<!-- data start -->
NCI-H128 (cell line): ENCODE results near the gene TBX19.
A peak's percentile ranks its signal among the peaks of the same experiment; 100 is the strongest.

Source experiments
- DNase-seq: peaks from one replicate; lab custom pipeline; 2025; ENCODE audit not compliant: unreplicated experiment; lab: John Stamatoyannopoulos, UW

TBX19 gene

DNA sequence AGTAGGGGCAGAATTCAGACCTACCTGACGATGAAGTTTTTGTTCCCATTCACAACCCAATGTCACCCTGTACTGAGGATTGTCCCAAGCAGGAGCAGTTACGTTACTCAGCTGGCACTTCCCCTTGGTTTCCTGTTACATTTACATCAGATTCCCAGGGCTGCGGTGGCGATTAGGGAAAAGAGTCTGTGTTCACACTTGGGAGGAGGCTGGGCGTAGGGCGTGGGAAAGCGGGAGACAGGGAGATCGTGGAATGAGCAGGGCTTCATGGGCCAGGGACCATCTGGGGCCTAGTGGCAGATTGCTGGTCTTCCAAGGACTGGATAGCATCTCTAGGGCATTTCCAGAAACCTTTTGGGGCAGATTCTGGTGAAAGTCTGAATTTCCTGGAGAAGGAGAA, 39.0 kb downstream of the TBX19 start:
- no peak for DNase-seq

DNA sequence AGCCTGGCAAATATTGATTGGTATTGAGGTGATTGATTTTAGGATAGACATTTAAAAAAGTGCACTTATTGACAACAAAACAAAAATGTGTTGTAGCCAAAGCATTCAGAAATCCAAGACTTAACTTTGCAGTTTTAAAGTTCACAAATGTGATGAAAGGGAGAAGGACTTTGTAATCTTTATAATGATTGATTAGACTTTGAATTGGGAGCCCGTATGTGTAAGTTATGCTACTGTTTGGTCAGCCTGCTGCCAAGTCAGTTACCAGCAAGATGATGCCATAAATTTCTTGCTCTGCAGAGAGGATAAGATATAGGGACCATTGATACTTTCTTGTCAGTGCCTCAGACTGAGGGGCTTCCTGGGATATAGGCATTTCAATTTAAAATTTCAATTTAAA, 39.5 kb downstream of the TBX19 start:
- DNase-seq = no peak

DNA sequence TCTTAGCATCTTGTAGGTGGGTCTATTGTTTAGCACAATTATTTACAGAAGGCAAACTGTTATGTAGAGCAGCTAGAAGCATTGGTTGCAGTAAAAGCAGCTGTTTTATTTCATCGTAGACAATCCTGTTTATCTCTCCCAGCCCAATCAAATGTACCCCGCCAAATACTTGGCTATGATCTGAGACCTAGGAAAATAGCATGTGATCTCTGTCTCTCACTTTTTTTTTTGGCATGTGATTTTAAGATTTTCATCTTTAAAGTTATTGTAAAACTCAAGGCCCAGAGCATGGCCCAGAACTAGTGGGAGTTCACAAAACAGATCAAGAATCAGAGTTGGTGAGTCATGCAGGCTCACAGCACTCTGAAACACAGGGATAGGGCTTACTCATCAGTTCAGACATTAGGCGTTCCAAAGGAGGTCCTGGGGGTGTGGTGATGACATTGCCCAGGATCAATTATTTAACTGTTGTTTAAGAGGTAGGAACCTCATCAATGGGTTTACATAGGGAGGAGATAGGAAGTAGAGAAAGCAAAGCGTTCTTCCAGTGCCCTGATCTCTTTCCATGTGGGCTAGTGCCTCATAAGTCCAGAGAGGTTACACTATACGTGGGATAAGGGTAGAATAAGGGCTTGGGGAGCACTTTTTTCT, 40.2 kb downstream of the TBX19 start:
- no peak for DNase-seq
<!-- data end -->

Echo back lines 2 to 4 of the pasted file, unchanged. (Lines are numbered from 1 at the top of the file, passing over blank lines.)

A peak's percentile ranks its signal among the peaks of the same experiment; 100 is the strongest.

Source experiments
- DNase-seq: peaks from one replicate; lab custom pipeline; 2025; ENCODE audit not compliant: unreplicated experiment; lab: John Stamatoyannopoulos, UW